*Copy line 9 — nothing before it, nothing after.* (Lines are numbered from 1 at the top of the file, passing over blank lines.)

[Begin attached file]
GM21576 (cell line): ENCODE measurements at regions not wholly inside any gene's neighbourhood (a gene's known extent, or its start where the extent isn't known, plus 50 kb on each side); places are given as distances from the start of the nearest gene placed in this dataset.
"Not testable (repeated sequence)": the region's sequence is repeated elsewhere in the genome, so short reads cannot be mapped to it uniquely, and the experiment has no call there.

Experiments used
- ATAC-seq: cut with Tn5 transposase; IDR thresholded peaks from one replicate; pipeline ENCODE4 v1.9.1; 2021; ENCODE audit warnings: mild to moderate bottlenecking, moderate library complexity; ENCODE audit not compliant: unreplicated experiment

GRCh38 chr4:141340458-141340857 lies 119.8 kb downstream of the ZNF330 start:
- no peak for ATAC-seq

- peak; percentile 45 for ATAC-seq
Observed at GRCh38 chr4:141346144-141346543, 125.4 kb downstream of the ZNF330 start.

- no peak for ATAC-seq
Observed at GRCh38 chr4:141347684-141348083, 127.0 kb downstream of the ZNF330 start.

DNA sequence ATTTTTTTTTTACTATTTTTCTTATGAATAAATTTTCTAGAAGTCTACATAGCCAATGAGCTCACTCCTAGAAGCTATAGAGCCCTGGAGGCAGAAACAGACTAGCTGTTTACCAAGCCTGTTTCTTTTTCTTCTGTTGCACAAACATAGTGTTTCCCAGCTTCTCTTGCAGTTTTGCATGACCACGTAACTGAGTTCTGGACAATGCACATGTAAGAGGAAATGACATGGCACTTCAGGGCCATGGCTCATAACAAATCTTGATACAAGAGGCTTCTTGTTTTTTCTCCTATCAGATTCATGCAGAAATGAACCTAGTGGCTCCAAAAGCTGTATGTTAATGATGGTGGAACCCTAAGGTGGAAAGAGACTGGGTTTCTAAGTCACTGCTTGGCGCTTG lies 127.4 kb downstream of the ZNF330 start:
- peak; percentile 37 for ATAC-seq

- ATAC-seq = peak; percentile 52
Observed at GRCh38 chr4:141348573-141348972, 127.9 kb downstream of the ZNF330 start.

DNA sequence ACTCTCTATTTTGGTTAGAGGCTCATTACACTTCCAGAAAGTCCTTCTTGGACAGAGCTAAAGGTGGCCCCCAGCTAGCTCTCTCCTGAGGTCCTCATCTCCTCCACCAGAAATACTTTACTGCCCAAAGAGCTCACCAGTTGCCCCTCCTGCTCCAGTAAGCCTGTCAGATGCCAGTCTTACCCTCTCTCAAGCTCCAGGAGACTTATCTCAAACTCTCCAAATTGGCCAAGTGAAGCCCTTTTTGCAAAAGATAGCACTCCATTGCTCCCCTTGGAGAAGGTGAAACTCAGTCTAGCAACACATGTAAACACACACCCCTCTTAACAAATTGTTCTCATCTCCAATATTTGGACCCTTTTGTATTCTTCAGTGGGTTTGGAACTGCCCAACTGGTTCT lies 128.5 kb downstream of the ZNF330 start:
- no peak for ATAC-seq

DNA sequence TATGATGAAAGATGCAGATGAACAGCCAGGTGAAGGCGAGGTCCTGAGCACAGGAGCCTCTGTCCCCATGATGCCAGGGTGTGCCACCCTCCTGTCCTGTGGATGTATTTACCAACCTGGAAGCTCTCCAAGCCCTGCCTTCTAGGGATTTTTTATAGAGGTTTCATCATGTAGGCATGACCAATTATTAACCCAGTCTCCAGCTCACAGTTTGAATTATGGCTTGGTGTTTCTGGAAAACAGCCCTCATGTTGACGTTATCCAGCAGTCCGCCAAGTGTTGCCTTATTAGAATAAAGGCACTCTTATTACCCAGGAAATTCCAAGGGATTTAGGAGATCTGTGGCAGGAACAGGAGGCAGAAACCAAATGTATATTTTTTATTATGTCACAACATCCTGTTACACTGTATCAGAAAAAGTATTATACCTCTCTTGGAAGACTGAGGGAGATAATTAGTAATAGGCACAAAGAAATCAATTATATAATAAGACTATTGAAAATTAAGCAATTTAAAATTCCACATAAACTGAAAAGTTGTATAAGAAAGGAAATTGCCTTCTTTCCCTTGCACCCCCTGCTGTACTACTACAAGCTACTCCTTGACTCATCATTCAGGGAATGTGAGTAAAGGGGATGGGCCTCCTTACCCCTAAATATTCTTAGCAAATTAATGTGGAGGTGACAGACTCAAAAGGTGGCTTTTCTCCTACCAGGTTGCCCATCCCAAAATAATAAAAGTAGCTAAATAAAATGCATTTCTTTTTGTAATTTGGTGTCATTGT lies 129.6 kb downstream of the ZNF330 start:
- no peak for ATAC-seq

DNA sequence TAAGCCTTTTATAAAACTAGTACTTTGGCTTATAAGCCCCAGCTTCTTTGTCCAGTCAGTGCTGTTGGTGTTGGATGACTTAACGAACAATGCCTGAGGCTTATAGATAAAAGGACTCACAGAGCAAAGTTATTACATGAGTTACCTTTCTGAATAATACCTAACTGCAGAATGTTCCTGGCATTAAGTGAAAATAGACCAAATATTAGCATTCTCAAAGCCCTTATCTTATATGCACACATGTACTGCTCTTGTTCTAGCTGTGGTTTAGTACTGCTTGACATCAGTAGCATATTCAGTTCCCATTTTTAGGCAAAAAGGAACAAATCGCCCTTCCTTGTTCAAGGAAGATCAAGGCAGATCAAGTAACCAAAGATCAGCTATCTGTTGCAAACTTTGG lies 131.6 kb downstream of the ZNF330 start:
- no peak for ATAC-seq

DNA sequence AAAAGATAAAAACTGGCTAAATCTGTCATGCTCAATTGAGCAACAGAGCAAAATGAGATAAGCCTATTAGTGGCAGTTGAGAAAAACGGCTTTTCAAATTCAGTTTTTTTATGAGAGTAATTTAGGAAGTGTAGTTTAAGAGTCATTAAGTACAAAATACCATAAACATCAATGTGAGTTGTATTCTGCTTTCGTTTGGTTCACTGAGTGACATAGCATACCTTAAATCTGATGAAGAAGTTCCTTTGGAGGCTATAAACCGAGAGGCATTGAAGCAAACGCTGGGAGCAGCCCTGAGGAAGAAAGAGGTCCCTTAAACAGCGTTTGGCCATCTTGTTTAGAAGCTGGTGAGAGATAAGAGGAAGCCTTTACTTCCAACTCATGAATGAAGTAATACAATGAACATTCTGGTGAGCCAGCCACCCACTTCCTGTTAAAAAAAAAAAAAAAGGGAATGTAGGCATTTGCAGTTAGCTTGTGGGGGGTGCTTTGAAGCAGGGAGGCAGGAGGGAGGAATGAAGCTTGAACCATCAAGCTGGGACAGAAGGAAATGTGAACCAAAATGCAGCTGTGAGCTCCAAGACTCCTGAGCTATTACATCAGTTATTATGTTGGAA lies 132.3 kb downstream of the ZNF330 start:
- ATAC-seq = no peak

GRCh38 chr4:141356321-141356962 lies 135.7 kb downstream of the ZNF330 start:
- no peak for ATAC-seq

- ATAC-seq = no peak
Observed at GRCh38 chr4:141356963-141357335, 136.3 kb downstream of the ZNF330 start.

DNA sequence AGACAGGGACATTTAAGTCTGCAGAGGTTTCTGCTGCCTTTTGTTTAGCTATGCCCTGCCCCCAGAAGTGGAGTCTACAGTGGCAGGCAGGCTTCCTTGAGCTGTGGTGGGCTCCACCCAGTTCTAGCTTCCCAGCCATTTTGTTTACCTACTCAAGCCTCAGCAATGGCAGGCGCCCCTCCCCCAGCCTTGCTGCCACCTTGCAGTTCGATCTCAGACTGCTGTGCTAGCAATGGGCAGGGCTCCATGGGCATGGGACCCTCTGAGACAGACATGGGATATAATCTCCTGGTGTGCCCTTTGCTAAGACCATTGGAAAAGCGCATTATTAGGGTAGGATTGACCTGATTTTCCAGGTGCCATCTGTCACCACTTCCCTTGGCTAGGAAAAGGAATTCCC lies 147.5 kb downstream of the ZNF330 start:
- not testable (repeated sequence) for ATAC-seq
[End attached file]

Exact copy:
- no peak for ATAC-seq